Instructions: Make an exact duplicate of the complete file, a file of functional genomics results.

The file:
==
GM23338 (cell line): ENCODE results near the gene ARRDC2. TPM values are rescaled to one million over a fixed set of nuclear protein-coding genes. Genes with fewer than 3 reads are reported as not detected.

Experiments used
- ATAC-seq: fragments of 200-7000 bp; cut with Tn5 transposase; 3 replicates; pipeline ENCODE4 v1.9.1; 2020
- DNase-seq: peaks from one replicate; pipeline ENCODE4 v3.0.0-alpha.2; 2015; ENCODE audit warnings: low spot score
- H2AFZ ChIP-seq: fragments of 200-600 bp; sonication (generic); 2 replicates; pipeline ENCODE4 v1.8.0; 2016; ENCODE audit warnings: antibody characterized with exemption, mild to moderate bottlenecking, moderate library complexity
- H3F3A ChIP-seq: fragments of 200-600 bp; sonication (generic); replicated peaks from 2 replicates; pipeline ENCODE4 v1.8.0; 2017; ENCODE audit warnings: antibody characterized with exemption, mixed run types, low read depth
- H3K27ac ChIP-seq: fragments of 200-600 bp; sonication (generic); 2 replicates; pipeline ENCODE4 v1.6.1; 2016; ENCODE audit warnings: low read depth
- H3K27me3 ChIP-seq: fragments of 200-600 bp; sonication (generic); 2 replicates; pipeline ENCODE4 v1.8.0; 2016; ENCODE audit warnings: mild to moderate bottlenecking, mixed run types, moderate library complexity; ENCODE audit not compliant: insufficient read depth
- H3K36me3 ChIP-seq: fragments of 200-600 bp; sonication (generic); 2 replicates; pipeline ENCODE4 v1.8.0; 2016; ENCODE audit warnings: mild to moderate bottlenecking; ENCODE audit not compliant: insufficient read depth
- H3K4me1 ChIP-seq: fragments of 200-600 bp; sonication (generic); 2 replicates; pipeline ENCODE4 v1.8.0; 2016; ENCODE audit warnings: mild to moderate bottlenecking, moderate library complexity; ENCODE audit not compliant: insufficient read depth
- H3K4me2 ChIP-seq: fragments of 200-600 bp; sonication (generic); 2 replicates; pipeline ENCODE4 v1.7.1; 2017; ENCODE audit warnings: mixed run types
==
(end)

GM23338 (cell line): ENCODE results near the gene ARRDC2. TPM values are rescaled to one million over a fixed set of nuclear protein-coding genes. Genes with fewer than 3 reads are reported as not detected.

Experiments used
- ATAC-seq: fragments of 200-7000 bp; cut with Tn5 transposase; 3 replicates; pipeline ENCODE4 v1.9.1; 2020
- DNase-seq: peaks from one replicate; pipeline ENCODE4 v3.0.0-alpha.2; 2015; ENCODE audit warnings: low spot score
- H2AFZ ChIP-seq: fragments of 200-600 bp; sonication (generic); 2 replicates; pipeline ENCODE4 v1.8.0; 2016; ENCODE audit warnings: antibody characterized with exemption, mild to moderate bottlenecking, moderate library complexity
- H3F3A ChIP-seq: fragments of 200-600 bp; sonication (generic); replicated peaks from 2 replicates; pipeline ENCODE4 v1.8.0; 2017; ENCODE audit warnings: antibody characterized with exemption, mixed run types, low read depth
- H3K27ac ChIP-seq: fragments of 200-600 bp; sonication (generic); 2 replicates; pipeline ENCODE4 v1.6.1; 2016; ENCODE audit warnings: low read depth
- H3K27me3 ChIP-seq: fragments of 200-600 bp; sonication (generic); 2 replicates; pipeline ENCODE4 v1.8.0; 2016; ENCODE audit warnings: mild to moderate bottlenecking, mixed run types, moderate library complexity; ENCODE audit not compliant: insufficient read depth
- H3K36me3 ChIP-seq: fragments of 200-600 bp; sonication (generic); 2 replicates; pipeline ENCODE4 v1.8.0; 2016; ENCODE audit warnings: mild to moderate bottlenecking; ENCODE audit not compliant: insufficient read depth
- H3K4me1 ChIP-seq: fragments of 200-600 bp; sonication (generic); 2 replicates; pipeline ENCODE4 v1.8.0; 2016; ENCODE audit warnings: mild to moderate bottlenecking, moderate library complexity; ENCODE audit not compliant: insufficient read depth
- H3K4me2 ChIP-seq: fragments of 200-600 bp; sonication (generic); 2 replicates; pipeline ENCODE4 v1.7.1; 2017; ENCODE audit warnings: mixed run types